AFGLSC taking the lead in transforming supply
By Michael Lee, AFGLSC Change Management lead
/ Published July 06, 2009
SCOTT AFB, Ill. --
For more than a decade, Air Force supply chain leaders and their commercial industry peers have met with nearly identical objectives - finding ways to enhance the Air Force supply chain to improve support to the warfighter.
Recently, the Air Force Global Logistics Support Center along with its government and industry partners, met to respond to challenges that demand new and innovative approaches.
Maj. Gen. Gary T. McCoy, commander of the AFGLSC, hosted the three-day AFGLSC Visioning Conference June 16-18, highlighted by executive-level speakers from IBM, Caterpillar, Toyota and keynote speaker Lt. Gen. Terry W. Gabreski, vice commander of Air Force Materiel Command. In attendance were 24 AFGLSC leaders, 12 major command logistics leaders, eight Department of Defense supply chain partners (Army, DLA, Navy, OSD and USTRANSCOM), two of the nation's leading supply chain professors and industry leaders from Caterpillar, DHL, FedEx, IBM and Toyota.
Industry leaders shared their past, present and future supply chain challenges -- and the strategies and solutions implemented to overcome them. These speakers attributed innovation and improvements to processes and business models as keys to eliminating these barriers to success.
General McCoy said continuous process improvement is a critical tool for industry and military organizations making incremental improvements. However, what the Air Force needs is generational improvement -- drastic transformation that will allow us to make generational leaps to reach the efficiency and effectiveness of our best-in-breed industry peers.
General Gabreski stressed one of the most important roles of the AFGLSC is to be the Air Force's supply chain integrator, enhancing support to the warfighter in these extraordinary times. She also emphasized the vital need for the AFGLSC to fulfill its mandate as the Air Force's single face to supply chain customers.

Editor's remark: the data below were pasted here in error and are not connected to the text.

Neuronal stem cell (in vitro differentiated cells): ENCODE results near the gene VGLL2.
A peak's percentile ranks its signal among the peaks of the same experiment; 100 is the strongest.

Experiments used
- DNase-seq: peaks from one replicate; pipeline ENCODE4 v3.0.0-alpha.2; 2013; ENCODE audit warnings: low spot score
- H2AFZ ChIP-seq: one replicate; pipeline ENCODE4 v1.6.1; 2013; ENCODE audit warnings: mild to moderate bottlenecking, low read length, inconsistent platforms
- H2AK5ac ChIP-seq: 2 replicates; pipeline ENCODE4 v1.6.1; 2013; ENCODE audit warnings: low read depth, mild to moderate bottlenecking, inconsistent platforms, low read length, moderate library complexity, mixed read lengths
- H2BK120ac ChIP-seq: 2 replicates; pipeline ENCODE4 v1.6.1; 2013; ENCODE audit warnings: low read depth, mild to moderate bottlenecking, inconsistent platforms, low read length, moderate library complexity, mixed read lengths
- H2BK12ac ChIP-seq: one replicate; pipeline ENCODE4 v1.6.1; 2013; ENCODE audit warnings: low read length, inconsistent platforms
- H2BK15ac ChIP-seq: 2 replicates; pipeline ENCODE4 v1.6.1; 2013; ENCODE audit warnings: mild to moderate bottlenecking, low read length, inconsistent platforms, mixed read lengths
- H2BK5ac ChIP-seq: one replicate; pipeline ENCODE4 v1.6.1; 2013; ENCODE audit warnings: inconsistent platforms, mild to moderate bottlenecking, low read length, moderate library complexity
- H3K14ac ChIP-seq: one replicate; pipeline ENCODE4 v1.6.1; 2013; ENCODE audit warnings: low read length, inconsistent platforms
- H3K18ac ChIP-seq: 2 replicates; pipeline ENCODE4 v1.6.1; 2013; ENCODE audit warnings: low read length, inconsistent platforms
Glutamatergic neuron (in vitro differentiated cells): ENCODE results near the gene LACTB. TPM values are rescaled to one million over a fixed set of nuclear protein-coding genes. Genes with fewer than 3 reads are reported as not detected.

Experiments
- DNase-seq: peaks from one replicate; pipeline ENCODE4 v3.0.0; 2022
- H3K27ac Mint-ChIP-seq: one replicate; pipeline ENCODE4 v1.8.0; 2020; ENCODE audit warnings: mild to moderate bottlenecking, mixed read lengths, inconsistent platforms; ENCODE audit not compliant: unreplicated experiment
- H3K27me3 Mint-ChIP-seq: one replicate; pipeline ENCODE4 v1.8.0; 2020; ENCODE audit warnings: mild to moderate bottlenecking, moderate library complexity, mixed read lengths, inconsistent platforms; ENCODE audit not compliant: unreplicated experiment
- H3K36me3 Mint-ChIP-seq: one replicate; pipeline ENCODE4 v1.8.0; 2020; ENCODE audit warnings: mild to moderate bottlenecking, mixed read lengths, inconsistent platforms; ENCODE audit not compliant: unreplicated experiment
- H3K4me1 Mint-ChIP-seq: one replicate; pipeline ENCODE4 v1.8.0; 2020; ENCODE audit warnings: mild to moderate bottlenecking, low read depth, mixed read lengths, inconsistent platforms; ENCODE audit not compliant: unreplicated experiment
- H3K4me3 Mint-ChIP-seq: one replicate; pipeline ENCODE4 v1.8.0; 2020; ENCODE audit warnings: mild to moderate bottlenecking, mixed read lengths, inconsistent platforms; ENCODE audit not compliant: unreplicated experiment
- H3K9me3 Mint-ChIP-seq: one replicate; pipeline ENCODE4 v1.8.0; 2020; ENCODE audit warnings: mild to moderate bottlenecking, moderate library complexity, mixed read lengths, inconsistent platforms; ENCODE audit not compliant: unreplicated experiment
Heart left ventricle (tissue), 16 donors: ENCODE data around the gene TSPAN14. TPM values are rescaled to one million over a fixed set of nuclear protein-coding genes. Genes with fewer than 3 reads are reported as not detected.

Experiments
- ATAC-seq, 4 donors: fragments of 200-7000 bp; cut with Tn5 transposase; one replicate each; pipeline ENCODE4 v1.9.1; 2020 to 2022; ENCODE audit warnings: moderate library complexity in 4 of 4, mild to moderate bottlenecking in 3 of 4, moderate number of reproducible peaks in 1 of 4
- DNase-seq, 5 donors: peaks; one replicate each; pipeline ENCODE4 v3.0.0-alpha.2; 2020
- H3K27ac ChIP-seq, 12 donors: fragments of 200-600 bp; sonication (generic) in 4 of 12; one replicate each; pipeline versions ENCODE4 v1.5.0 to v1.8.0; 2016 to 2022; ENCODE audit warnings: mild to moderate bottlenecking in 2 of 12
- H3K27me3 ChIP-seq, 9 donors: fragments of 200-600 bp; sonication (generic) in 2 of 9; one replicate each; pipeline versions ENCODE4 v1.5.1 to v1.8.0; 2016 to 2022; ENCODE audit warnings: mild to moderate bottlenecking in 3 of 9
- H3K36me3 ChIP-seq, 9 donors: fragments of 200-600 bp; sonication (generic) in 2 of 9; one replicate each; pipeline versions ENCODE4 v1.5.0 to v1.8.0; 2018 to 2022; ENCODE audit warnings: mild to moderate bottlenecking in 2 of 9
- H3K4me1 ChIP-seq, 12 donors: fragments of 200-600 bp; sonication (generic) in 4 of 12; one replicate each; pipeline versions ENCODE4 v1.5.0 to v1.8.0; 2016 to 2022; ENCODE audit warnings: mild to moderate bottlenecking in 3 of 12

The conference also featured an interactive discussion with a panel of Air Force logistics leaders representing ACC, AFSOC, AMC, AETC, AFSPC and AFMC. They praised AFGLSC's support and the open dialogue uncovered many challenges looming on the logistics horizon and how the supply chain enterprise must posture itself to be ready to succeed.
Despite the gravity of the challenges, the panel of Air Force logistics leaders forged a joint commitment to work with the AFGLSC on logistics transformation. General McCoy marked this as an opportunity to "synchronize our efforts with other DOD supply chain stakeholders" because in the end it's about "collaborating in an unprecedented manner to support all of our brave men and women serving around the world."
"In any strategic meeting of this magnitude, supply chain customers, peers and partners don't want to hear what we do right. They want to hear that we understand what we can do better, that we care how it affects them and that we are committed to fix it; because in the end, it's the difference between victory or defeat and life and death for the Warfighter," said General McCoy.
"And that is the purpose of this conference, to move from a reactive way of business to a new era driven by being predictive." He went on to say: "The AFGLSC will not be judged or measured by what we 'own' but our ability to influence and integrate the Supply Chain to improve weapon system readiness, sustainability, and availability; how well we reduce cost; and our ability to support the warfighter anywhere; anytime.